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I'm learning how to use sqlite3 with python. The example in the text book I am following is a database where each Country record has a Region, Country, and Population.

The book says:

The following snippet uses the CONSTRAINT keyword to specify that no two entries in the table being created will ever have the same values for region and country:

>>> cur.execute('''
    Region TEXT NOT NULL,
    Country TEXT NOT NULL,
    Population INTEGER NOT NULL,
    CONSTRAINT Country_Key PRIMARY KEY (Region, Country))

Please could you explain what CONSTRAINT Country_Key does here. If I remove it, the PRIMARY KEY statement alone seems to ensure that each country has a unique name for that region.

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2 Answers 2

up vote 5 down vote accepted

Country_key is simply giving a name to the constraint. If you do not do this the name will be generated for you. This is useful when there are several constraints on the table and you need to drop one of them.

As an example for dropping the constraint:

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That's correct. The actual PRIMARY KEY constraint is no different with or without the CONSTRAINT keyword. The keyword simply allows us to identify the constraint. –  Matthew Jones Jul 24 '09 at 18:35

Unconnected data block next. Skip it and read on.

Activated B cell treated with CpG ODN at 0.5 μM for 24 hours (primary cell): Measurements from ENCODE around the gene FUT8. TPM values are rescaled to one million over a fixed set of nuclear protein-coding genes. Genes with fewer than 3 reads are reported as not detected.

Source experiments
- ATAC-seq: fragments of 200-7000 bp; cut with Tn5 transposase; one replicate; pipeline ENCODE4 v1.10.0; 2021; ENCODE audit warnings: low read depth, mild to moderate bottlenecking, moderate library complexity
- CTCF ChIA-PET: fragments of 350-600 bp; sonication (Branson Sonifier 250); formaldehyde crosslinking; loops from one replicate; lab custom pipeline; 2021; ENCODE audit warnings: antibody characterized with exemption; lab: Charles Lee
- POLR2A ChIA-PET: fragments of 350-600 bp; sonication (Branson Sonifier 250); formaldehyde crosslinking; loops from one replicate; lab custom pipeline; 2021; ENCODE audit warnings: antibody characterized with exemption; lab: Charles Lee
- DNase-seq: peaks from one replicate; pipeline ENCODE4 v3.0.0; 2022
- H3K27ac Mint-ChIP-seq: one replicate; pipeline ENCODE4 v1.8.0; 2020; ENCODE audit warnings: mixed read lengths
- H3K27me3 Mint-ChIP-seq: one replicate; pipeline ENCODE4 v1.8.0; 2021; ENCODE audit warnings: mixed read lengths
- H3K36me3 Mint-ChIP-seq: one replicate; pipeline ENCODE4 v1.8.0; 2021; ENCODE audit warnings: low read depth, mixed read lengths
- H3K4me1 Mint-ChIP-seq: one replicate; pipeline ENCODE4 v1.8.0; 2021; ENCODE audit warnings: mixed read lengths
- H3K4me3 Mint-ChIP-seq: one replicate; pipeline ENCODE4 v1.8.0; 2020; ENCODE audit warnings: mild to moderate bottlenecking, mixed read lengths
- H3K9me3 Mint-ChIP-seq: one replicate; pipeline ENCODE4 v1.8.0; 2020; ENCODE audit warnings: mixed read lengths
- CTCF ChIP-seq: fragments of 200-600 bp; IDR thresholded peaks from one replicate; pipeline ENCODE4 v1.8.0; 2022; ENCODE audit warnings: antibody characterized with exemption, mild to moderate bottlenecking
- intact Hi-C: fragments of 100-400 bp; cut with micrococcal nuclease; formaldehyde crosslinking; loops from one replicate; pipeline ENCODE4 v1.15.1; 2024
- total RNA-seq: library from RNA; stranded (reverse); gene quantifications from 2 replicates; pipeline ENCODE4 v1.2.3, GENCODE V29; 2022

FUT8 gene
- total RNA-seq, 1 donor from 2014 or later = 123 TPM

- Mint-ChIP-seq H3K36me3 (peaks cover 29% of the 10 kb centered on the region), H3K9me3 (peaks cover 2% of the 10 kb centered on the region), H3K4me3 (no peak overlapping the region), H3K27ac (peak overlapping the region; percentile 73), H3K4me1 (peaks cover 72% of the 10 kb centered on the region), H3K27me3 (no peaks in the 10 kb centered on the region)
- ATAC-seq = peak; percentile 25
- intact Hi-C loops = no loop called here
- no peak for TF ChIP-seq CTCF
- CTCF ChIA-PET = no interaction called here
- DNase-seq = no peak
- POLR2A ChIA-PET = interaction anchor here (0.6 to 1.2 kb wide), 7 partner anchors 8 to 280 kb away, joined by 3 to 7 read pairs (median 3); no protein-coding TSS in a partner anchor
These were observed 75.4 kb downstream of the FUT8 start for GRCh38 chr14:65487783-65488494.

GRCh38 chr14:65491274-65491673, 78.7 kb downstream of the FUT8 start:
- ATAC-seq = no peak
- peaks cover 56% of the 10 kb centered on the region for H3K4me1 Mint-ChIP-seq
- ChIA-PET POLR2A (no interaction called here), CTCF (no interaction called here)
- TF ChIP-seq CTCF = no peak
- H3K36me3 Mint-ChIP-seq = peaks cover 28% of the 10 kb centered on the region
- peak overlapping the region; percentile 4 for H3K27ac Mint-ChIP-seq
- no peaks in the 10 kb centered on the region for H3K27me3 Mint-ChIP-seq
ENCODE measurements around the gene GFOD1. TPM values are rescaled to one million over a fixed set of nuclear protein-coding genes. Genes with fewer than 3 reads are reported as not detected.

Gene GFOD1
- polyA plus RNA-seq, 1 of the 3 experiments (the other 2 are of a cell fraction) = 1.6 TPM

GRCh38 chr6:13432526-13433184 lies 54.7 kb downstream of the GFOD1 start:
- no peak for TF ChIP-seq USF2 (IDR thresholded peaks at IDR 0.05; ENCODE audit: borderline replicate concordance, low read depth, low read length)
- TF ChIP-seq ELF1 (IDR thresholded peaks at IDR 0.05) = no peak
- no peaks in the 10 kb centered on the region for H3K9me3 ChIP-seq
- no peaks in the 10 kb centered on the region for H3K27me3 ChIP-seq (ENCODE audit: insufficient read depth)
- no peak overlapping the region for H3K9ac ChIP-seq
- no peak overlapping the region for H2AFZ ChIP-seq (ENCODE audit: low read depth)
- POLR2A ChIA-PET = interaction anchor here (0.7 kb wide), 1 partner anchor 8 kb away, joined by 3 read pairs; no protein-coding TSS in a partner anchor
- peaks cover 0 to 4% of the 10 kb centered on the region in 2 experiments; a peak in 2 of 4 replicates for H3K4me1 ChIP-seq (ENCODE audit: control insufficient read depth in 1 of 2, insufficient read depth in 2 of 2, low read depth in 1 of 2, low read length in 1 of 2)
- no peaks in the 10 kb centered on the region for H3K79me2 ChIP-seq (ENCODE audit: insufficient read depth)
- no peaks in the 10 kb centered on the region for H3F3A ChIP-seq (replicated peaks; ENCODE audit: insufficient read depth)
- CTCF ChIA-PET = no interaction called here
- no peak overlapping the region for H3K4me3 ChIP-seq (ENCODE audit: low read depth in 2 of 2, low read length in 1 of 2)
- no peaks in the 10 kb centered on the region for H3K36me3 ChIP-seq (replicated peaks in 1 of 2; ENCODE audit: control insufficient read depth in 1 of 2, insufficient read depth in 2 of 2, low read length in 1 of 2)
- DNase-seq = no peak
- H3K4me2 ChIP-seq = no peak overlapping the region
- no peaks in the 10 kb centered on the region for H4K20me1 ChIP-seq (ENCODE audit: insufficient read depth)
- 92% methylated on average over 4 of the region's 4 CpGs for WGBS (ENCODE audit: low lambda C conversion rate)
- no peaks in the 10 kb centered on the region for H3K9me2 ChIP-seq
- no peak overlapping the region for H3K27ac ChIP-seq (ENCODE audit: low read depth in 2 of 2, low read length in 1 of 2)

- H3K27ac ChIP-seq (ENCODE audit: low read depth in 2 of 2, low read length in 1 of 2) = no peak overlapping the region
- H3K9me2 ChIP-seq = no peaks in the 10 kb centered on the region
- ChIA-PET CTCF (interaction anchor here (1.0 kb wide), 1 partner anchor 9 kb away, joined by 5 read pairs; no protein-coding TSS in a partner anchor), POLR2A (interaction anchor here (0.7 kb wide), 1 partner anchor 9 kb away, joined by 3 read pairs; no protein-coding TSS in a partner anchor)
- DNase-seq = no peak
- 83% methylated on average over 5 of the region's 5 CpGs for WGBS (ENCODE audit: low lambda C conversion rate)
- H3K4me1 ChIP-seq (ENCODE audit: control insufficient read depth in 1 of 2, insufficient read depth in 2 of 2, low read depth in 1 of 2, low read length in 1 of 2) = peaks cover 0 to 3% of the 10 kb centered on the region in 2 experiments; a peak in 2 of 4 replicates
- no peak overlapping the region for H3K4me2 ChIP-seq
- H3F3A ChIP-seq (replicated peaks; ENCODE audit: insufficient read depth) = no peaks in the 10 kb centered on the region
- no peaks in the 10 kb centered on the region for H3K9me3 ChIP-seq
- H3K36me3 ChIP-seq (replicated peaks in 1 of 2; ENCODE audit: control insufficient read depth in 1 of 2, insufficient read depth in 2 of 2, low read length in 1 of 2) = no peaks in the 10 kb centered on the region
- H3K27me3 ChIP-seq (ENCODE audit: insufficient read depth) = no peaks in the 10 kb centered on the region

Thanks for the really quick reply. I'll mark this as the answer if you could give me a simple example of command to edit/drop the constraint later on. –  sql beginner Jul 24 '09 at 18:42
Turns out I misspoke earlier. You can only drop constraints, not edit them directly. However, you could drop one and add another (in effect making an edit) –  Matthew Jones Jul 24 '09 at 18:45
It turns out that sqlite does not support DROP CONSTRAINT, but I'll keep it in mind for when I use a different SQL Engine. –  sql beginner Jul 24 '09 at 19:06

If you omit CONSTRAINT Contry_Key from the statement, SQL server will generate a name for your PRIMARY KEY constraint for you (the PRIMARY KEY is a type of constraint).

By specifically putting CONSTRAINT in the query you are essentially specifying a name for your primary key constraint.

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